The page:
F-Secure is reporting that it has unearthed five proof-of-concept viruses that target Microsoft's 'Monad' scripting shell. But Monad is not part of Windows Vista.
Web reports claiming that the first Windows Vista virus has surfaced are misleading.
On Thursday a report on the F-Secure Web site claimed the "first Vista virus" had been found.
According to the posting, an Austrian virus writer had published five proof-of-concept viruses that, in theory, could target Microsofts scripting shell, code-named Monad, and also known as "MSH."
But Monad is not expected to be part of Vista when it ships and was not included in the Vista Beta 1 bits distributed by the company late last month.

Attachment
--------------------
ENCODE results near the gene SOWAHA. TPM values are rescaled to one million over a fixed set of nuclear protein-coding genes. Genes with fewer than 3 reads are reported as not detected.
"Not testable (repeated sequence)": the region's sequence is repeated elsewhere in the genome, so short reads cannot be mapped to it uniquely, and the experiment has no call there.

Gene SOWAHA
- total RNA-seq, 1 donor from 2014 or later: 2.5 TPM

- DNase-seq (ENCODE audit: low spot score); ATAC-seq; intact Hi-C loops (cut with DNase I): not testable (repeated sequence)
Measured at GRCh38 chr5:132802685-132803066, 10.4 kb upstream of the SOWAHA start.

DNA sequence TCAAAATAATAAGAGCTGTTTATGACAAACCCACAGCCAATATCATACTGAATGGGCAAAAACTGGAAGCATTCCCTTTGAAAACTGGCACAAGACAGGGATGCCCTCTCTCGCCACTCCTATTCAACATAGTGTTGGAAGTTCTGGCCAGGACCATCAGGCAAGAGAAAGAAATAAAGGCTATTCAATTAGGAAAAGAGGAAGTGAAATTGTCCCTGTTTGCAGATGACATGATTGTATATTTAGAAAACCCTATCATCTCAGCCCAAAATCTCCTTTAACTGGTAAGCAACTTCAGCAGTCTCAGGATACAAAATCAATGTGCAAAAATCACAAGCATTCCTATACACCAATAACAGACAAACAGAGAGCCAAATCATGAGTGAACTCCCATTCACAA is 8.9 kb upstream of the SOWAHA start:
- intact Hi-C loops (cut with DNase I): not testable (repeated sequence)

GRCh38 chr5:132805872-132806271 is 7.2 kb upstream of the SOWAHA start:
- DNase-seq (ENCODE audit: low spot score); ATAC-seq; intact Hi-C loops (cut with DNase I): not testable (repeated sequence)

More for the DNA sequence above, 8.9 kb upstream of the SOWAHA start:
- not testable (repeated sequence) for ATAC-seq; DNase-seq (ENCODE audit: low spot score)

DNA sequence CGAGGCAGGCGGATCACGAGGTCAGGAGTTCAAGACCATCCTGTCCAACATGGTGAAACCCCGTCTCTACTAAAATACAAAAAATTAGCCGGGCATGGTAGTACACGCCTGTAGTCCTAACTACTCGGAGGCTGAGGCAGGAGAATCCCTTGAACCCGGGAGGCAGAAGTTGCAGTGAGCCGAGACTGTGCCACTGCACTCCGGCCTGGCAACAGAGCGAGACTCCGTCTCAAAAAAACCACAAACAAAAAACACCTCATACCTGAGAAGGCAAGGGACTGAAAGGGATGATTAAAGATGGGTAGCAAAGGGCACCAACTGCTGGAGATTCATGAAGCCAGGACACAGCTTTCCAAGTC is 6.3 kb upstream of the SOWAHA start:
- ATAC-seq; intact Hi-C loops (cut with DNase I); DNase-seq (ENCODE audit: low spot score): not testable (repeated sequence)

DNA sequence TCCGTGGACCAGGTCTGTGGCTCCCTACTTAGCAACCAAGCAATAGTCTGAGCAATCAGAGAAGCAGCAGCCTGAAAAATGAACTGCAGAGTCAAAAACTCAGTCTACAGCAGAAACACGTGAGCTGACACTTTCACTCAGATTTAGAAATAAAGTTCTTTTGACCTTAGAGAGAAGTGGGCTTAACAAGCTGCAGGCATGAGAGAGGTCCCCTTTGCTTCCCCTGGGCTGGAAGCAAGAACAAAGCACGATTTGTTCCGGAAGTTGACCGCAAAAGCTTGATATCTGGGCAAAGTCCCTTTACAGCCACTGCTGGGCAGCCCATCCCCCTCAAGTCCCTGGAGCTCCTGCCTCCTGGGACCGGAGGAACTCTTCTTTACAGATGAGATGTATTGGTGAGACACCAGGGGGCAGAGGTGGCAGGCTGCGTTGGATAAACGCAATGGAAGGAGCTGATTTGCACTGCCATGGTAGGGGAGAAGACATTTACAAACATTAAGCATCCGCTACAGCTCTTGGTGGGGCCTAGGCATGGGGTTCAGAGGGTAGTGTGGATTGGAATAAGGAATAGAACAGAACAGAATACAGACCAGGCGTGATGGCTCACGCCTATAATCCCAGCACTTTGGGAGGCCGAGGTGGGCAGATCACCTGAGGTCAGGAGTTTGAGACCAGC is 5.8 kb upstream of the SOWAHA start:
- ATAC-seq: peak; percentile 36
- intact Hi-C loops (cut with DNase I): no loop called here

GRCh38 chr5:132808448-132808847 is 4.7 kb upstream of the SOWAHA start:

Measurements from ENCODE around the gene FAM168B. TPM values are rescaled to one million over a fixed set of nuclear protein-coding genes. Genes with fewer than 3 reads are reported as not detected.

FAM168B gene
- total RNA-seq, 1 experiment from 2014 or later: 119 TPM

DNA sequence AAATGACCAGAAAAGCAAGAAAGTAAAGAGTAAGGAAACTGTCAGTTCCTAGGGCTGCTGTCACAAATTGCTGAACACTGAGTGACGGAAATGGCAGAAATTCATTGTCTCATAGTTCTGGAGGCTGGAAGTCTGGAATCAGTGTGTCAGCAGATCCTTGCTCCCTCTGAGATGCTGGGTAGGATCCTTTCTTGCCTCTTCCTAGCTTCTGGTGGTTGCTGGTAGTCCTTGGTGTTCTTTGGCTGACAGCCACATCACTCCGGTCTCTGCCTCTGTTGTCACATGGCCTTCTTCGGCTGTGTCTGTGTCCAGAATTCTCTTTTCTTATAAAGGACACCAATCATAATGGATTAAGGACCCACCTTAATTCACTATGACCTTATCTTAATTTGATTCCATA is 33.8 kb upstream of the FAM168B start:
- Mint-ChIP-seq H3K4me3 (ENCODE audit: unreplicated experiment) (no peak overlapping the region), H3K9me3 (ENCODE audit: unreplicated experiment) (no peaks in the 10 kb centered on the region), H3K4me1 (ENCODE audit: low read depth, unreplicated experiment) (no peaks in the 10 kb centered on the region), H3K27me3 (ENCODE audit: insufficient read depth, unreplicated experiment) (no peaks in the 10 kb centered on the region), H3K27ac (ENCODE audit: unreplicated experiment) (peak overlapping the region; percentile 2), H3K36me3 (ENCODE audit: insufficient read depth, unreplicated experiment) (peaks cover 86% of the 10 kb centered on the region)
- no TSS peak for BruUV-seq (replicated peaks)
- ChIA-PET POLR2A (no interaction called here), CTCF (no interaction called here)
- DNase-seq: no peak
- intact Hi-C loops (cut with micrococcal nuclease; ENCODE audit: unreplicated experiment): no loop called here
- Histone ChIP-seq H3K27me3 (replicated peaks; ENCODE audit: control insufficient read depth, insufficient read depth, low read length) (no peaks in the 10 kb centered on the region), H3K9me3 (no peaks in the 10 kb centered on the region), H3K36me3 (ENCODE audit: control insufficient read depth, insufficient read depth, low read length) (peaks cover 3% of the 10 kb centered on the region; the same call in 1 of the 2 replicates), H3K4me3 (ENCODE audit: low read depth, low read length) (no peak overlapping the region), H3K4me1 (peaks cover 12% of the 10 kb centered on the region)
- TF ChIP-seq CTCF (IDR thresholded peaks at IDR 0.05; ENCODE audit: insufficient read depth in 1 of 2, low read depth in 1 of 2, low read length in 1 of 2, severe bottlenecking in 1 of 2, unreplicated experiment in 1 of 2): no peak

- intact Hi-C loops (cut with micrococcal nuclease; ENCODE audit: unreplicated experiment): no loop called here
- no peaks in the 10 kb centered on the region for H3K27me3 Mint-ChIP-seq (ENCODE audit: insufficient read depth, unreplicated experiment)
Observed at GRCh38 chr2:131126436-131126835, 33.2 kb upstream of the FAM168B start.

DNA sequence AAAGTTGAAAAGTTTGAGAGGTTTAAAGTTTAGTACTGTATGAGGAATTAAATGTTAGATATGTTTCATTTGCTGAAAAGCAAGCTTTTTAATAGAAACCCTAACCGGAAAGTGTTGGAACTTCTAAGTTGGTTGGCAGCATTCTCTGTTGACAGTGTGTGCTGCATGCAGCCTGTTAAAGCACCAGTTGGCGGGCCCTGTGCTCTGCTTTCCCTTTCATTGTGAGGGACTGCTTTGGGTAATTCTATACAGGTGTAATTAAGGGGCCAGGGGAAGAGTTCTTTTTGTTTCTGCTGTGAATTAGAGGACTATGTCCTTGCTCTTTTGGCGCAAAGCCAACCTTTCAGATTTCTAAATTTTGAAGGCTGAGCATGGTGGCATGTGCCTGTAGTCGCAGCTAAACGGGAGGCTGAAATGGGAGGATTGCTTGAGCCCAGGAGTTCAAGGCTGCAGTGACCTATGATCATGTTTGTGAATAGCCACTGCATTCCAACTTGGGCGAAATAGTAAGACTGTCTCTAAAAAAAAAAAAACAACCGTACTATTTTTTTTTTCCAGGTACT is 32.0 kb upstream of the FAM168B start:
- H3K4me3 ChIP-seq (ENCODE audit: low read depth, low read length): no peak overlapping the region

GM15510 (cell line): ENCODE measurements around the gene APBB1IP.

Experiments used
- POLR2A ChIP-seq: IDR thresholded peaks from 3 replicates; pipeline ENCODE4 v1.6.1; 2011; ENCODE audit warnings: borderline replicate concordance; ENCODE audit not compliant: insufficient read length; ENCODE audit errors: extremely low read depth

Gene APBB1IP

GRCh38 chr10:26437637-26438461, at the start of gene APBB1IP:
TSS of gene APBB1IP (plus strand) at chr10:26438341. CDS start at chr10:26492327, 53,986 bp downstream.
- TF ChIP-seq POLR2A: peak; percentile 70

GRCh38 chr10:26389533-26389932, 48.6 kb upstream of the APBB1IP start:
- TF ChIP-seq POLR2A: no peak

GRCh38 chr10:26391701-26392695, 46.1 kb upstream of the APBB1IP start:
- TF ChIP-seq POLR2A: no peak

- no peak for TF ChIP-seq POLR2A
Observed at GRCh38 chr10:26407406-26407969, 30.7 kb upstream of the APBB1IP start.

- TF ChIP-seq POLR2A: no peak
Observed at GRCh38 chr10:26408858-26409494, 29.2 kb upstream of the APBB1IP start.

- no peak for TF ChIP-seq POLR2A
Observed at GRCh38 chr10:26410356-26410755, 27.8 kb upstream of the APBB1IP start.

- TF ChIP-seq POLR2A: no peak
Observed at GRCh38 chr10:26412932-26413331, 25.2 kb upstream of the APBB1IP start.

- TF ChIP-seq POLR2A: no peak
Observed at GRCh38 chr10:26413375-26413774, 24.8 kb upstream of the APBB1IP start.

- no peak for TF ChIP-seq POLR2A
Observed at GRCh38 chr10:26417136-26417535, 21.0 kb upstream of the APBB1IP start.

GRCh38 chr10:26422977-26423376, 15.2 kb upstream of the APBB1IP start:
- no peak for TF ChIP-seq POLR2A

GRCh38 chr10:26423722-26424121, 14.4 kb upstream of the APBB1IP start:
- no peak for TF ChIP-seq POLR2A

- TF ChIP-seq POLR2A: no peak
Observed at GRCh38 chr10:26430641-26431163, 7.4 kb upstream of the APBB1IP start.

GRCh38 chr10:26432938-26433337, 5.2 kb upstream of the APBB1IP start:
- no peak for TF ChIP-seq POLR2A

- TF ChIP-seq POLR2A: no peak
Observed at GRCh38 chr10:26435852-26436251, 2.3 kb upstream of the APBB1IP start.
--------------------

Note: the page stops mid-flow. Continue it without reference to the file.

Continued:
"These potential viruses do not affect Windows Vista or any other version of Windows if Monad has not been installed on the system. We have not yet announced a specific delivery vehicle for "Monad" in the Microsoft Windows operating system," said a spokeswoman for Microsofts security team.
"At this time, these reports pose no risk for Microsoft customers," the spokeswoman added. "The techniques described in these reports require the user to first load and run malicious software on their computer. The viruses do not attempt to exploit a software vulnerability and do not encompass a new method of attack."
Until fairly recently, Microsoft was widely expected to make Monad part of the next version of Windows. But Microsoft decided earlier this year not to include Monad
in either the Windows Vista client, due to ship in 2006, or Longhorn Server, due to ship in 2007. Microsoft officials have not elaborated on the reasons for the decision to cut Monad from the next releases of Windows.
Read the full story on Microsoft Watch: First Vista Virus Discovered? Not Exactly
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